This answer might vary between types of chillies, but I'm curious to know when they're hottest.
Not really. The chemical that gives chillies their heat is called capsaicin. It is an extremely stable alkaloid, and so remains potent even after a long period of time: note, for example that dried chillies and even chilli flakes are still hot.
McGee writes: "Capsaicin appears to accumulate in the fruit concurrently with the pigment during ripening". (On Food and Cooking, p.212)
So yes, chilis get hotter as they ripen (that is, as they turn from green to red). Many chili varieties are picked and sold in stores while still unripe and green (e.g. jalapeño, serrano, poblano), but you will occasionally see ripe, red ones in stores.
All of the dried chilis I've seen in stores have been completely ripened before drying (e.g. chipotles, which are smoked, dried red jalapeños and anchos, which are dried, red poblano peppers).
I've personally observed this effect with padron peppers, which are usually picked green and mild, but can ripen to red, hot peppers if left on the plant.
Most chiles become more picante as they ripen. But they also become much sweeter. Jalapenos are a good example. Red jalapenos are much more delicious than green ones. Most of the 'heat' is in the seeds and the tissue connecting the seeds to the capsule. You can pare those parts out with a small knife. I eat most of my ripe jalapenos right in the garden, pocket knife in hand!
In light of the question Are chillies hotter when they're ripe?, in particular – @ElendilTheTall's answer. I am wondering if chilies continue to ripen after picking? If so, does capsaician continue to build up. What is the 'peek of freshness/ripeness' for chilies? (assuming it is different for each type of pepper, but are there 'commonalities' to look for?)
I face a problem here, cooking thai quite often and using the same sort of chillies every time, bird's eye chillies. The problem is that some of them are hotter than other and sometimes the meal is not hot enough even when adding more chillies than the recipe says. I want to try capsaicin extracts but before I go and get any (not shops with this sort of stuff in the area) I would like to know 2 things: how is this sort of extract made, how is the capsaicin sourced from the chillies what's in the bottle, any additives, unhealthy things? Thanks you in advance.
What's the difference in taste between green and red Bird's Eye Chillies?
I have found out quite a lot on fruit leathers. I have researched on Google about them but from my research it appears everyone loves the fact they're nice and chewy and I can't find any website which explains why they're chewy. My issue is, when I do them with passion fruit, they are far too chewy (as in they get stuck in your teeth). The only other ingredient I use is the fruit and sugar, but I do let it reduce in a pan first. How can I make the fruit leather less chewy?
I just roasted a bunch of butternut squash for dinner and am getting to puree, but am noticing that some of the pieces have weird glue-looking spots. It sort of looks like when water weeps out of the pores on the squash, only it's white and the consistency of silly putty. They're very small spots (like the size of a straight pin head), and close to the skin on the flesh, on the cross-section. I feel like I'm describing this poorly. Here's a picture: My question: Is this stuff safe to eat, or do I need to compost it and find something else for dinner? I'd rather not give my whole family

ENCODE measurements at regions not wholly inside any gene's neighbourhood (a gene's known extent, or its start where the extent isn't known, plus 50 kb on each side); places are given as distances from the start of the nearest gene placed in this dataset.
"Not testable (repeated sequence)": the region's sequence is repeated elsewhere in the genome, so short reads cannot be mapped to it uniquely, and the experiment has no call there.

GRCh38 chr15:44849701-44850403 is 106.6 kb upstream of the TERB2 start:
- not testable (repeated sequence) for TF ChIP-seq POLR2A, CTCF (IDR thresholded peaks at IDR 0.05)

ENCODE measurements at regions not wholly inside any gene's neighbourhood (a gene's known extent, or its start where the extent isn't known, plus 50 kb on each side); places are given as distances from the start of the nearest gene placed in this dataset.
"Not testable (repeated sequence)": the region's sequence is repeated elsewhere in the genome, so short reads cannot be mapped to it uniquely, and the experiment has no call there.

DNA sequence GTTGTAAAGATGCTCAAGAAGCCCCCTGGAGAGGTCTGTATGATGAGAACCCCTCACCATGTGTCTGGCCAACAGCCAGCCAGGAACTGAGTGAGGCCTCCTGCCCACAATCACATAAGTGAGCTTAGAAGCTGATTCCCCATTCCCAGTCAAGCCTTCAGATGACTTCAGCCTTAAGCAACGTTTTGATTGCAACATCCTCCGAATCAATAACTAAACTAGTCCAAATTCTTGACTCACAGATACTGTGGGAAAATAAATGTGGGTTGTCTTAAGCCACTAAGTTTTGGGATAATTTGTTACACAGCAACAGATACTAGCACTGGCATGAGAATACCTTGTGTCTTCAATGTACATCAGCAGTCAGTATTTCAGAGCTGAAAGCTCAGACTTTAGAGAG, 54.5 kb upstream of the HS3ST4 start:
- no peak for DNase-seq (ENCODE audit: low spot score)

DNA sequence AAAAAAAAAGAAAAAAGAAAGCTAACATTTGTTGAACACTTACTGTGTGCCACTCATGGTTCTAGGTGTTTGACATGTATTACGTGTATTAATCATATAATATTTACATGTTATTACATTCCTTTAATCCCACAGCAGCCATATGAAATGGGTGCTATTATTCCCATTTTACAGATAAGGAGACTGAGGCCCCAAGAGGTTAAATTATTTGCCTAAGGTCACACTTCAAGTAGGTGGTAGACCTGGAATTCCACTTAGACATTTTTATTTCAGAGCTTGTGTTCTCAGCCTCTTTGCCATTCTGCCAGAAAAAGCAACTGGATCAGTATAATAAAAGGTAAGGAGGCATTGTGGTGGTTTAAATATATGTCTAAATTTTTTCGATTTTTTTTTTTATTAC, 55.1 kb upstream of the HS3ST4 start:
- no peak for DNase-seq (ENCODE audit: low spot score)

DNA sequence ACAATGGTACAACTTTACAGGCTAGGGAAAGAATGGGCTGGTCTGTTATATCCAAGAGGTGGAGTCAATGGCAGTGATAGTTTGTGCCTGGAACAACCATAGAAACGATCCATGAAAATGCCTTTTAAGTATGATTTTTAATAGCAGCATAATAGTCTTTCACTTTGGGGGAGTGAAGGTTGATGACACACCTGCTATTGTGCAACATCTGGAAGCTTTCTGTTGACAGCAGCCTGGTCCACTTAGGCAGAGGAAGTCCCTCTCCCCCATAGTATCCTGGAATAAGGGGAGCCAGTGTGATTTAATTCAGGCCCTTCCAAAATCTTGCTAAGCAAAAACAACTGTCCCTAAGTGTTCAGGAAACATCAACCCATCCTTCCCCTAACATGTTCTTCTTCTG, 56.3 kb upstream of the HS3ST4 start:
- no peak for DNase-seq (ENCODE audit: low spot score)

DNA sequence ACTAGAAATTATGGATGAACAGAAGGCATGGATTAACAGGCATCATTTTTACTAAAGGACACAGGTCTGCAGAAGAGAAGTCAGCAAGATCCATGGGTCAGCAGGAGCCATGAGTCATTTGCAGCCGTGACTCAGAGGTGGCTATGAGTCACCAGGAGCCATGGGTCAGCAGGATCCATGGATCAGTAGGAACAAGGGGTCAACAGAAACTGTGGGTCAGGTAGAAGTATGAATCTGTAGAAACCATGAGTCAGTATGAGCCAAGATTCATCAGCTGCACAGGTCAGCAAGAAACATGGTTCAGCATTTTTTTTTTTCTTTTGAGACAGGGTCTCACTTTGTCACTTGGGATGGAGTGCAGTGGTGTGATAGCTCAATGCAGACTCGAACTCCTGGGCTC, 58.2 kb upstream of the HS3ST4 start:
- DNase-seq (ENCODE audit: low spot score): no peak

I've been making freezer burritos and eating them for lunches this week. The first batch I made microwave beautifully: just 45 seconds and they're hot all the way through. They were layered with rice, beans, and corn, nothing else (I don't eat cheese and I wanted them to be non-spicy so I can eat them when I'm feeling unwell). The second batch replace the corn with ground beef, cooked and seasoned. The exact same beans, the same rice made the same way. They're smaller, due to using a different package of tortillas; after almost 2 minutes of heating in the same microwave, the meat burrito I
I've got a couple of chayotes that I'd like to try raw. I've never had chayote before, but from what I've read, they're pretty bland when raw and require significant seasoning to be tasty. How do you prepare raw chayotes minimally to make them tasty as a dish?
In Portugal, chilies in olive oil are a very typical form of spicy sauce, in both commercial and artisan forms. Different types, amounts, and mixes of chillies result in different flavours and it can be very nice. However, I worry about botulism. I have googled for this and find many warnings against preserving garlic or other spices in oil, but nothing related to chilies in particular. Are chilies different? Or are the commercial chili olive oils prepared in a way that makes them safe? Any way to achieve the same at home or should I just stick to the industrially prepared products?
When I make chilli, I use dried ancho and chipotle chillies which I rehydrate in beef stock. However, as they are light, they just float on top of the liquid and so they don't rehydrate very efficiently - one side can still be a little dry. Is there some way I can ensure even, efficient rehydration?